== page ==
03/16/2022, 00.00
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Pope: 'Lord, forgive us the war'

At the general audience, Francis quotes a prayer written in recent days by the archbishop of Naples on the war in Ukraine and asked the young people to pray for their peers forced to flee from the bombs. In his catechesis on old age, he recalled the style of Noah who denounced corruption "without recriminations, but safeguarding future generations".

Vatican City (AsiaNews) - With his thoughts turned to the war in Ukraine and all those who are suffering from this conflict, Pope Francis once again asked for prayers for peace today, one day after announcing  his intention to consecrate Russia and Ukraine to the Immaculate Heart of Mary next March 25.

In an early morning meeting with the students of Milan's "La Zolla" School in St Peter's Basilica, the Pope asked the young people present to join him in a prayer for the many young people "who are at war and who are offering today in Ukraine". "They are like you and like us," he said, "but you have a future, a social security of living in peace, but these little ones must flee from the bombs".

And also at the end of the general audience held as every Wednesday in the Paul VI Hall, he returned to address a thought to those suffering from the war, through a prayer written by the archbishop of Naples, Msgr Mimmo Battaglia, and sent to all the faithful of the diocese in recent days.

"Lord, forgive us the war - recites this prayer read by Francis - Lord Jesus, born under the bombs of Kiev, have mercy on us! Lord Jesus, who died in his mother's arms in a bunker in Kharkiv, have mercy on us! Lord Jesus, sent twenty years old to the front, have mercy on us. Son of God, we implore you! Stop the hand of Cain! And when you have stopped the hand of Cain, care for him too. He is our brother".

Alongside his constant attention to the latest news, Pope Francis continued the cycle of Wednesday catecheses on old age, focusing today's reflection on "Old age, a resource for carefree youth" (Gen 6:5-8).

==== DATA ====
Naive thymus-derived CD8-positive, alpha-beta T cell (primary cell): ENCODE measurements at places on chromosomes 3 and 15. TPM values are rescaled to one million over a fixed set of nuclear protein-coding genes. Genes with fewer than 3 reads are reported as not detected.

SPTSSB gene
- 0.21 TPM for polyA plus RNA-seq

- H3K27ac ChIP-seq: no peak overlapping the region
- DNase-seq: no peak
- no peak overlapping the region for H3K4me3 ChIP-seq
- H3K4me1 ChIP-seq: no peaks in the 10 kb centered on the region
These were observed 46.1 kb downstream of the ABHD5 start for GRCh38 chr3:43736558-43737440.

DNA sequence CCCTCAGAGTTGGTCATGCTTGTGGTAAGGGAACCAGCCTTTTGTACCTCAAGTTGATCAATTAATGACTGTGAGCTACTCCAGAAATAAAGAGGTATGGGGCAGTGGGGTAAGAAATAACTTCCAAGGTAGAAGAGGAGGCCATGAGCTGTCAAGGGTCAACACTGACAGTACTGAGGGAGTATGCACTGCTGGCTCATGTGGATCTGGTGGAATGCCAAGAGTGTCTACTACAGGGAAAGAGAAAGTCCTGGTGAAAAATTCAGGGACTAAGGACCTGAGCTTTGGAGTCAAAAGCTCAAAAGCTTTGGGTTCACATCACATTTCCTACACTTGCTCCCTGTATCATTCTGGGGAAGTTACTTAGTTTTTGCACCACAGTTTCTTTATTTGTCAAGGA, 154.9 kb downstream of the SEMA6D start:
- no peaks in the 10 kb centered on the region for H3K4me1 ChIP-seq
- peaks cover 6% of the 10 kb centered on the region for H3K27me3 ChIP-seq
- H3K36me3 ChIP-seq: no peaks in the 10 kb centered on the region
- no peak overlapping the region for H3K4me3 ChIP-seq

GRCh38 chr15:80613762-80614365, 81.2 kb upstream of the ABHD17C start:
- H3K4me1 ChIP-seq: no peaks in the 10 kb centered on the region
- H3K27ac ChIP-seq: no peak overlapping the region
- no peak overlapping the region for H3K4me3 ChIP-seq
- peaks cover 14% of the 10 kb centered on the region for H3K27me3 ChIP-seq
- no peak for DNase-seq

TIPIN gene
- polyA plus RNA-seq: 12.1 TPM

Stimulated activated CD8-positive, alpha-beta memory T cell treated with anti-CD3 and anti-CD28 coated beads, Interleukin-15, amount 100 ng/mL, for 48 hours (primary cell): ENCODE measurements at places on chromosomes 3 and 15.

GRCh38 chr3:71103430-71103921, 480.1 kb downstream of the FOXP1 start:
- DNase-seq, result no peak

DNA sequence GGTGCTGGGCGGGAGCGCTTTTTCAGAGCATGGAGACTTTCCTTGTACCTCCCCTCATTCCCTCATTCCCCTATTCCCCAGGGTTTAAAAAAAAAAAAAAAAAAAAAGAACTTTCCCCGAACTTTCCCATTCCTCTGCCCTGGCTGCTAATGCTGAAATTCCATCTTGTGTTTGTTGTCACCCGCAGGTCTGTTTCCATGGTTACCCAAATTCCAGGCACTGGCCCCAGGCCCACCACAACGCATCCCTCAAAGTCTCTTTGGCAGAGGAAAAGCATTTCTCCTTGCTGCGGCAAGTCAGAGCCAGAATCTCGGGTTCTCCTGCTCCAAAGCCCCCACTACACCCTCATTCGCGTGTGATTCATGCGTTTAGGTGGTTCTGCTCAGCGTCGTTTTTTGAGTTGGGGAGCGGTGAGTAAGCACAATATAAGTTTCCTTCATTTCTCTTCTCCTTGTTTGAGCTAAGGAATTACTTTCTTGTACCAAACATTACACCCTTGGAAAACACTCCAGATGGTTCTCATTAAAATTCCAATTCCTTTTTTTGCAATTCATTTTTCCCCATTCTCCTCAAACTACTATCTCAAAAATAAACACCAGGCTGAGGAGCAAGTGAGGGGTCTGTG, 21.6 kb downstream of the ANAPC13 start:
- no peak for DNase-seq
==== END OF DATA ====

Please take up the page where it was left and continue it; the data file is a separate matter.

"The biblical account," he commented, "tells us something striking: God was so bitter about the widespread wickedness of men, which had become a normal way of life, that he thought he had made a mistake in creating them and decided to eliminate them," Pope Francis said.

"Does it not happen to us as times as well – overwhelmed by the sense of powerlessness against evil or demoralized by the “prophets of doom” – that we think it would be better if we had not been born? Should we give credit to some recent theories, which denounce the human race as an evolutionary detriment to life on our planet? All negative? No.t?" The Pontiff explained that we often feel under the pressure of different impulses: on the one hand, we have the optimism of an eternal youthfulness, ignited by the extraordinary progress of technology, on the other hand, "our imagination seems increasingly focused on the representation of a final catastrophe that will extinguish us". This is "what would happen with an eventual atomic war", he added in off-the-cuff remarks.

"It seems that the symbol of the flood is gaining ground in our unconscious," the Pope said. "Besides, the current pandemic puts a heavy weight on our carefree representation of the things that matter, for life and its destiny. In the bible story, when it comes to saving life on earth from corruption and from the flood, God entrusts the task to the fidelity of the eldest of all, the “righteous” Noah. Will old age save the world, I wonder? In what sense? And how will old age save the world? And what is the prospect? Life after death or just survival until the flood?".

Referring to those days even Jesus (Lk 17:26-27) in the Gospel highlights the fact that "human beings, when they limit themselves to enjoying life, lose even the perception of corruption, which mortifies their dignity and poisons their meaning," explained Pope Francis. And they also live carefree corruption, as if it were part of the normality of human wellbeing".

Light-heartedness is like "the gateway that opens the door to the corruption that sinks the life of all". And it is precisely in old age, according to Francis, that one can "grasp the deception of this normalisation of a life obsessed with enjoyment and empty of interiority". The meaning of old age - he added - is "to be a prophet of corruption for the new generations"; but the style of this prophecy, which must be generative, also counts: "Noah does not preach, he does not complain, he does not recriminate, but he takes care of the future of the generation that is in danger. He builds the ark of welcome and brings in men and animals. In caring for life, in all its forms, Noah fulfils God's command by repeating the tender and generous gesture of creation, which in fact is the very thought that inspires God's command: a new blessing, a new creation". "I make an appeal to all those of a certain age," he concluded, "you have a responsibility to denounce human corruption. The world needs strong young people and wise old men. Let us ask the Lord for the grace of wisdom.

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